GDC15: Day 1

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So as I mentioned in Majora’s Mask, part 1, the next few post will be taking a break from the New Year’s resolution project of not killing in video games (which can be found here). Instead we’ll be doing 5 posts covering each day of GDC. Each post will most be comprised of a few notes about the lectures I went to, and then my thoughts/reactions to it. Lastly each post will probably end with whatever cool game industry thing I did that night. Let’s get started.


 

Harvesting Interactive Fiction – Heather Albano

So the short version of this lecture was examining the qualities that make interactive fiction, such as text adventure like games, unique as well as there more recent successes in the market with examples like 80 Days. These qualities were poetry, ambiguity, and complicity. I’ll go over each just a little. Poetry was used to mean how imagery can be used in text based games. You can describe a chair in an infinite number of details and metaphors, but modeling the chair into the game will give you only the one way of seeing it. Ambiguity was referring to the writers control over what information the player gains, allowing the player to fill in the blanks with ideas probably way more compelling than would have been written. Which leads into complicity, which is the stakes that the player has in the story, both through the game mechanical choices and their investment into the story writing.

I thought this talk was pretty interesting. I hadn’t bee previously aware the financial successes such games were having before then. I definitely think these will be notes that I return to when attempting to work on any writing projects.


 

Attaining and Retaining Whales (Presented by npnf) – Akio Bandle

So for anyone that hasn’t already gleaned that I’m not a production/business minded guy… well I’m not a production/business minded guy. So that being said, there was quite a bit in this one that had never occurred to me and I found interesting.

Typically a Whale is a player in a freemium game that is paying large sums of money into the game, fairly regularly. So while the term “Whale” often has a negative connotation, for the purposes of this talk it was viewed more as a casino high roller. The value of a whale to a game company can be pretty clear, but they also have value as the people most likely to tell others about your games and advertise for you.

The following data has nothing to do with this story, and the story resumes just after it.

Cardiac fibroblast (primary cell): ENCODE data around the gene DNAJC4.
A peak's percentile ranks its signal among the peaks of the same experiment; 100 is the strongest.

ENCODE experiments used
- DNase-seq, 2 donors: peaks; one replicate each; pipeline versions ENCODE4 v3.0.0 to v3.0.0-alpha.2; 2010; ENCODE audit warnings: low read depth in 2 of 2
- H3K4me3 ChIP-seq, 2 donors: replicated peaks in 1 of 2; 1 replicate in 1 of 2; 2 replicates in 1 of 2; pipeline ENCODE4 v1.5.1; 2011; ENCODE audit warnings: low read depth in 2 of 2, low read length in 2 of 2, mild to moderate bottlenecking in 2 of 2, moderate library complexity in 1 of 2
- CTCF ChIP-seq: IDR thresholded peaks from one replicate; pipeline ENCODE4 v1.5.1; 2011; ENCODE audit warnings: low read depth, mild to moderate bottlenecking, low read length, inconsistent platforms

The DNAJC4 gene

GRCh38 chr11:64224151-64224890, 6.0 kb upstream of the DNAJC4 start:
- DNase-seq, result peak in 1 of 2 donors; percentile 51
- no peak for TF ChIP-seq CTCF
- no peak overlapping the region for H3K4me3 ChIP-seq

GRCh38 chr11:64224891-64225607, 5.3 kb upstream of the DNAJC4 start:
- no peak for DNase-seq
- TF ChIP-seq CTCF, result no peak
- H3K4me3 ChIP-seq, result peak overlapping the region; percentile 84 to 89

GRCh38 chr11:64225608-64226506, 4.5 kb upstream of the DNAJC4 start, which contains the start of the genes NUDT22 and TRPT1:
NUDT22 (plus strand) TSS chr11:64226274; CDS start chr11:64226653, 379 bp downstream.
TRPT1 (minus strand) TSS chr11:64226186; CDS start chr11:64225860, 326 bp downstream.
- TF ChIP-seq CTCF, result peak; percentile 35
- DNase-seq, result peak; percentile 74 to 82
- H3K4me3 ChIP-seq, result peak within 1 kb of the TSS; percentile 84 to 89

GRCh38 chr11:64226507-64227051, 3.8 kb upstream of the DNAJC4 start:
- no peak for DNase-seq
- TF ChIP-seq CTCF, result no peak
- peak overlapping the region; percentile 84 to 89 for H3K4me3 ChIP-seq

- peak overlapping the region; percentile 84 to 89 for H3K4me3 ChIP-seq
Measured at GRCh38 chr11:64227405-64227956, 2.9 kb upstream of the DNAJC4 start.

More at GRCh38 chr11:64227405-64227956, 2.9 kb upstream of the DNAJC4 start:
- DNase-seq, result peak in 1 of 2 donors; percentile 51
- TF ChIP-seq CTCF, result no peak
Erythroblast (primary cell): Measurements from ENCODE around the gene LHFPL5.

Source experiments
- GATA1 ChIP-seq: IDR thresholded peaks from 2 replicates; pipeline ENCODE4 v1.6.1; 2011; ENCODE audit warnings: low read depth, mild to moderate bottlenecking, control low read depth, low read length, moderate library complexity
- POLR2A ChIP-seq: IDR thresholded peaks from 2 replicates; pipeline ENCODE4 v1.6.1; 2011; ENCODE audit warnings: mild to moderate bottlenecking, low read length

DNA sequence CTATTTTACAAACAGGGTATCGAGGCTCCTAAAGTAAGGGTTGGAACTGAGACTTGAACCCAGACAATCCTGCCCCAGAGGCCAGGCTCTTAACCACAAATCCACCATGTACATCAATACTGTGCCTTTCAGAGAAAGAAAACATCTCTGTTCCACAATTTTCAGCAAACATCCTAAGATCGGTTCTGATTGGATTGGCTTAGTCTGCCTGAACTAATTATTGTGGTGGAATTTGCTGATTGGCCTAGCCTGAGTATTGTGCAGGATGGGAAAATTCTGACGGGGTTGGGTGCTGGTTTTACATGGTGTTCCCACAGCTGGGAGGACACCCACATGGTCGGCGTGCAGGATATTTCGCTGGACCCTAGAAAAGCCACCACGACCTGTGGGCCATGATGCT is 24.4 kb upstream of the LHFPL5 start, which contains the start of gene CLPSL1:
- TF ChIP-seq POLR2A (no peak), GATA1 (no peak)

This talk was geared more toward the Clash of Clans, pay-to-win model, so an emphasis was put on making sure the game play requires both money and skill to be successful. I imagine the situation as something like the inclusion of an expensive, powerful ability, that still requires a level of mastery of the game to be capable of using it to its fullest effect.

A part I found interesting was, what is the player’s role within the community (Clan)? The example was given that in some clan’s, Whales will finance the playing of highly skilled players on their team to maintain the overall competency of the team. I really dug this concept, as from a narrative side I thought this could be amazing. I was imagining in a sci-fi setting you can have high paying players acting as the Badger’s or Niska’s of the world (Firefly reference) so that this broker status is very real because of the game purchases, and contextualized to the game world.

Then there was just a couple other points of note. Pandering to whales can obviously backfire, and you just need to make sure it doesn’t harm the experience of the the more casual player. After all, a whale needs a big, populated ocean to live in to feel cool. Another point was to listen to player’s feedback, without listening to their solutions (this was better explored in another talk, so I’ll wait till then to talk about this).


 

Education in Gaming: Narrative as a Tool for Fostering Engagement – Jennifer Young

This one was interesting, but had a great emphasis on implementing education right into a game and not about gamification of the existing compulsory education model, which was kind of what I was expecting. It was also formatted more as a narrative than a lesson, as in “This is what we wanted to do, and here is how we did it” without really touching on the broader ideas for implementing it across games or school subject matters. For those reason’s I’m not writing much for it, but it was interesting and worth participating in. I just think there isn’t much to elaborate on beyond what the talk is itself, so I’d recommend just watching it when it gets added to GDC Vault.


 

In It for the Long Hall: How Wooga Boosts Long-Term Retention – Sebastian Nussbaum and Adam Telfer